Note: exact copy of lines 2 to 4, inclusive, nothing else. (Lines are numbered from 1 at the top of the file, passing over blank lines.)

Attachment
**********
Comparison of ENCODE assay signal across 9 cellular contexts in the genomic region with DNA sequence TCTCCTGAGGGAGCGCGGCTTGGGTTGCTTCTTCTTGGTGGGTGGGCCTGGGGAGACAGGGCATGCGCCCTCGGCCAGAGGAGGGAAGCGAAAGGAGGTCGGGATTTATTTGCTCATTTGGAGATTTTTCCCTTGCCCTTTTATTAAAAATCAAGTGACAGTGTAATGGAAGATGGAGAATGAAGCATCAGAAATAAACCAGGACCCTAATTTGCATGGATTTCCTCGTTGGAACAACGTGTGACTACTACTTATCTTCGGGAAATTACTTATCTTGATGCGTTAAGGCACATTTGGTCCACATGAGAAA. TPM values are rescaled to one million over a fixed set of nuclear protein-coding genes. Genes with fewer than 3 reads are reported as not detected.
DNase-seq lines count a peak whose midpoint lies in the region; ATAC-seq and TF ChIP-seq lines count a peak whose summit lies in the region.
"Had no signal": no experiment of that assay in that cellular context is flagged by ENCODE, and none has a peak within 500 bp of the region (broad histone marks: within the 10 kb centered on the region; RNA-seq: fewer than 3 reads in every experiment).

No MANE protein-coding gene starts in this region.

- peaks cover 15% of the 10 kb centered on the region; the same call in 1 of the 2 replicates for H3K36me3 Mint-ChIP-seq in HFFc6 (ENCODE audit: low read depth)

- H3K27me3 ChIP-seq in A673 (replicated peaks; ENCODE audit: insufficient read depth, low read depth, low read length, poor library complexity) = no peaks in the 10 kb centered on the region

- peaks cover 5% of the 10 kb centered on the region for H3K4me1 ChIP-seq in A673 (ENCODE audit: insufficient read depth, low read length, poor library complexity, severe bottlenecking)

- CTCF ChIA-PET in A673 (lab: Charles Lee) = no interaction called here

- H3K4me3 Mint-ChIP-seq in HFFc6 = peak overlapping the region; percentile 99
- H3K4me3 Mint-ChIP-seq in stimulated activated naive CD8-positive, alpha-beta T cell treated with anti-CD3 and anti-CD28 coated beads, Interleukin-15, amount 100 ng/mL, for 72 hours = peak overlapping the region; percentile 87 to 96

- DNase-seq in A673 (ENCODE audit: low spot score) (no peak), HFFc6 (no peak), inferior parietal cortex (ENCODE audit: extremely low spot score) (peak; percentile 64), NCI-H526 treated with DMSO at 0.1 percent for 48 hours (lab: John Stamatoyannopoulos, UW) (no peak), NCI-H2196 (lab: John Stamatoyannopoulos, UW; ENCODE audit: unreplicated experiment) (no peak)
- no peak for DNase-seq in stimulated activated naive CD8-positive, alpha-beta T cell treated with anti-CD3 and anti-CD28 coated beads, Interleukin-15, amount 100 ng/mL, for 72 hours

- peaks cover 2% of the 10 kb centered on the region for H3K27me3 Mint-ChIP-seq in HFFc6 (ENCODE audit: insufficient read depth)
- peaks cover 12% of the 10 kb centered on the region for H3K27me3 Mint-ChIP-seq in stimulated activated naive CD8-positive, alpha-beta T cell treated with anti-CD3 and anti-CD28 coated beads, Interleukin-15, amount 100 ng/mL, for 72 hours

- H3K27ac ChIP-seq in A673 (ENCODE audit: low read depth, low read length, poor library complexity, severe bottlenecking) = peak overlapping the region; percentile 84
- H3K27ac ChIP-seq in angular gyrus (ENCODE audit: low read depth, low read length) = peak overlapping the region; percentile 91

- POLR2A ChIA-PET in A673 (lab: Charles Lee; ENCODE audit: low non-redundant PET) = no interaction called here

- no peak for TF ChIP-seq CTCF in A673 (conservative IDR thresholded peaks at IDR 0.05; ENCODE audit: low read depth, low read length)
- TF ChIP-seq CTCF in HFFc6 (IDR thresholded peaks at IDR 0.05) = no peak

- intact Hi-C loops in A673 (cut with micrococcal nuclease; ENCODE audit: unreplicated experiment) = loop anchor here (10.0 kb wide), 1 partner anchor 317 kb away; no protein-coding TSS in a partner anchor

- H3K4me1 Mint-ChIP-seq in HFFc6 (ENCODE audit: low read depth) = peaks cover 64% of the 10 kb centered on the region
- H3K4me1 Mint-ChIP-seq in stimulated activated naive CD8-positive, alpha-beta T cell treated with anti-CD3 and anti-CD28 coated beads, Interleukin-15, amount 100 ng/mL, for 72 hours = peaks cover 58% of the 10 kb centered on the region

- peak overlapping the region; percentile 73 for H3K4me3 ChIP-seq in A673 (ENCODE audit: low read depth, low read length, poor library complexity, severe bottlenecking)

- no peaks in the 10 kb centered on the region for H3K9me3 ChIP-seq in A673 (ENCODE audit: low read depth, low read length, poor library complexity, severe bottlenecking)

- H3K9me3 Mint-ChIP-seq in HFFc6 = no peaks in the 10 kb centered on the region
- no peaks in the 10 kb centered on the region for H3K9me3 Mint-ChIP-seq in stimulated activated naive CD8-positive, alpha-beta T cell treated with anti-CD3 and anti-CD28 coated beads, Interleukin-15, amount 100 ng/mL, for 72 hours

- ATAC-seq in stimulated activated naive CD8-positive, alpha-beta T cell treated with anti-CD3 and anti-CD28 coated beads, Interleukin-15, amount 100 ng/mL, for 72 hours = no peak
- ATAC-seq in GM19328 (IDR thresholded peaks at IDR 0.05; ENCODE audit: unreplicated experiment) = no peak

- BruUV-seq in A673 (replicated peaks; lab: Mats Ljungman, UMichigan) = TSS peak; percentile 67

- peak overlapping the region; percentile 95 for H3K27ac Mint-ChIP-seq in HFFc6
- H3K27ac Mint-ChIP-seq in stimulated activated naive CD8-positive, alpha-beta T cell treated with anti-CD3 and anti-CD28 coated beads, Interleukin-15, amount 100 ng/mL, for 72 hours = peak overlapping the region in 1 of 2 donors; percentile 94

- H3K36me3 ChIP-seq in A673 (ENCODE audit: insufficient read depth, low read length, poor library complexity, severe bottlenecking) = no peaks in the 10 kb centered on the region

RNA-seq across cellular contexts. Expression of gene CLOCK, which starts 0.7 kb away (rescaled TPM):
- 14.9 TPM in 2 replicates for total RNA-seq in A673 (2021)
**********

DNase-seq lines count a peak whose midpoint lies in the region; ATAC-seq and TF ChIP-seq lines count a peak whose summit lies in the region.
"Had no signal": no experiment of that assay in that cellular context is flagged by ENCODE, and none has a peak within 500 bp of the region (broad histone marks: within the 10 kb centered on the region; RNA-seq: fewer than 3 reads in every experiment).

No MANE protein-coding gene starts in this region.